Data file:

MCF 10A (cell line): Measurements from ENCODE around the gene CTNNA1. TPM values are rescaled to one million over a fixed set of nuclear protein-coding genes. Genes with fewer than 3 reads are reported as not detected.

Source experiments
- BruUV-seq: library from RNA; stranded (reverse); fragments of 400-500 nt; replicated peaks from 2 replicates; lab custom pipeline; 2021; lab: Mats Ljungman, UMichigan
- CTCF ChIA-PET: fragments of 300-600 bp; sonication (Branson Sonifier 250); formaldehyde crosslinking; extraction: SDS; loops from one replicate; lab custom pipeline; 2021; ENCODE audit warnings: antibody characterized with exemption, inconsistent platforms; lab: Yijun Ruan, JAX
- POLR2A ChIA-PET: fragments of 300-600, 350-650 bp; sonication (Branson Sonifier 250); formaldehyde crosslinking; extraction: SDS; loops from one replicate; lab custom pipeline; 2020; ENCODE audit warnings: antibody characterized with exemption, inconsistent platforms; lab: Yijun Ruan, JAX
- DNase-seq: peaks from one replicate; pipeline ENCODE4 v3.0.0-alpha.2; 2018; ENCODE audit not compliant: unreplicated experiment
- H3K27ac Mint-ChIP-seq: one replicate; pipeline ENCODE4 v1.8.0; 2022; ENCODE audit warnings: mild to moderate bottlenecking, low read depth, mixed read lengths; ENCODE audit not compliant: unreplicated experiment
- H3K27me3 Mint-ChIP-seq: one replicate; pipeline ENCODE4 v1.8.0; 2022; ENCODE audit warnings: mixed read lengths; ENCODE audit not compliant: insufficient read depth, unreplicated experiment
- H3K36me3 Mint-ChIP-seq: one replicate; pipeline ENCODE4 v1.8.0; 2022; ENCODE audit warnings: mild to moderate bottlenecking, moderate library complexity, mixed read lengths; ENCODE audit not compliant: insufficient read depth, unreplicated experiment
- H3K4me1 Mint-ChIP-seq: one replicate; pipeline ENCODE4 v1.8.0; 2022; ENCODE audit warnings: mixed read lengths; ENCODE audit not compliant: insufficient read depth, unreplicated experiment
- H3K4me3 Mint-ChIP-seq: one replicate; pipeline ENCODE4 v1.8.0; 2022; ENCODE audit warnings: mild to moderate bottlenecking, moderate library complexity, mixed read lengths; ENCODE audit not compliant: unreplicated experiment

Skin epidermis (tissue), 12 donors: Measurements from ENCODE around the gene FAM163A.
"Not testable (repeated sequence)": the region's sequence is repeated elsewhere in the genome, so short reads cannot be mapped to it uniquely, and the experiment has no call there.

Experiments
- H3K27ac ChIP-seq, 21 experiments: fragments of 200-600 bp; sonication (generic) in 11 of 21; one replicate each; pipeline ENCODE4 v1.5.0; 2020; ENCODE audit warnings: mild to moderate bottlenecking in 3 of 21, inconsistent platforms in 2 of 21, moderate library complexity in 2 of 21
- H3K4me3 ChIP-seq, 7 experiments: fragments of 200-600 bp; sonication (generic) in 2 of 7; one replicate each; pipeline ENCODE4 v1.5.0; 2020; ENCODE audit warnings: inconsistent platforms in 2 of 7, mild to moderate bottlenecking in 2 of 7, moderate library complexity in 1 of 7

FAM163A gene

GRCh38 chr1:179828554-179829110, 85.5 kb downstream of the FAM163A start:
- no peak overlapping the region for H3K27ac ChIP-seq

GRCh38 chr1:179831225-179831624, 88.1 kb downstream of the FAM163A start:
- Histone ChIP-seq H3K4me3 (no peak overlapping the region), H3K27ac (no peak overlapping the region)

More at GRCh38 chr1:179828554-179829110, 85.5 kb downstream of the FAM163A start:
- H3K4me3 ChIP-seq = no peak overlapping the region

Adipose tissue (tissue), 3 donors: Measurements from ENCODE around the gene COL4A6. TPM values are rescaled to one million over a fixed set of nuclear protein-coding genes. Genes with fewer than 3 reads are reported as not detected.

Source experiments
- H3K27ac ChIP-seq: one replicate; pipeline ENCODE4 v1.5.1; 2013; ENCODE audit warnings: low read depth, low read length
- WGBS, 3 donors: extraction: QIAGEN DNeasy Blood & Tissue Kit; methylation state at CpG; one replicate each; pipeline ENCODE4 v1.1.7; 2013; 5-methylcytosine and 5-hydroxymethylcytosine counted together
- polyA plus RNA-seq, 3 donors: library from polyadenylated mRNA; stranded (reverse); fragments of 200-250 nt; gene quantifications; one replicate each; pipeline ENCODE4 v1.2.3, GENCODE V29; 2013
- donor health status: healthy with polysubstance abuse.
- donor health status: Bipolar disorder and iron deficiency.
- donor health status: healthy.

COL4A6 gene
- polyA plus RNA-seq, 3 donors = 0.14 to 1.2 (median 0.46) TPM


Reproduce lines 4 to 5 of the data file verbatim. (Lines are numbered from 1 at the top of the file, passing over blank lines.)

- CTCF ChIA-PET: fragments of 300-600 bp; sonication (Branson Sonifier 250); formaldehyde crosslinking; extraction: SDS; loops from one replicate; lab custom pipeline; 2021; ENCODE audit warnings: antibody characterized with exemption, inconsistent platforms; lab: Yijun Ruan, JAX
- POLR2A ChIA-PET: fragments of 300-600, 350-650 bp; sonication (Branson Sonifier 250); formaldehyde crosslinking; extraction: SDS; loops from one replicate; lab custom pipeline; 2020; ENCODE audit warnings: antibody characterized with exemption, inconsistent platforms; lab: Yijun Ruan, JAX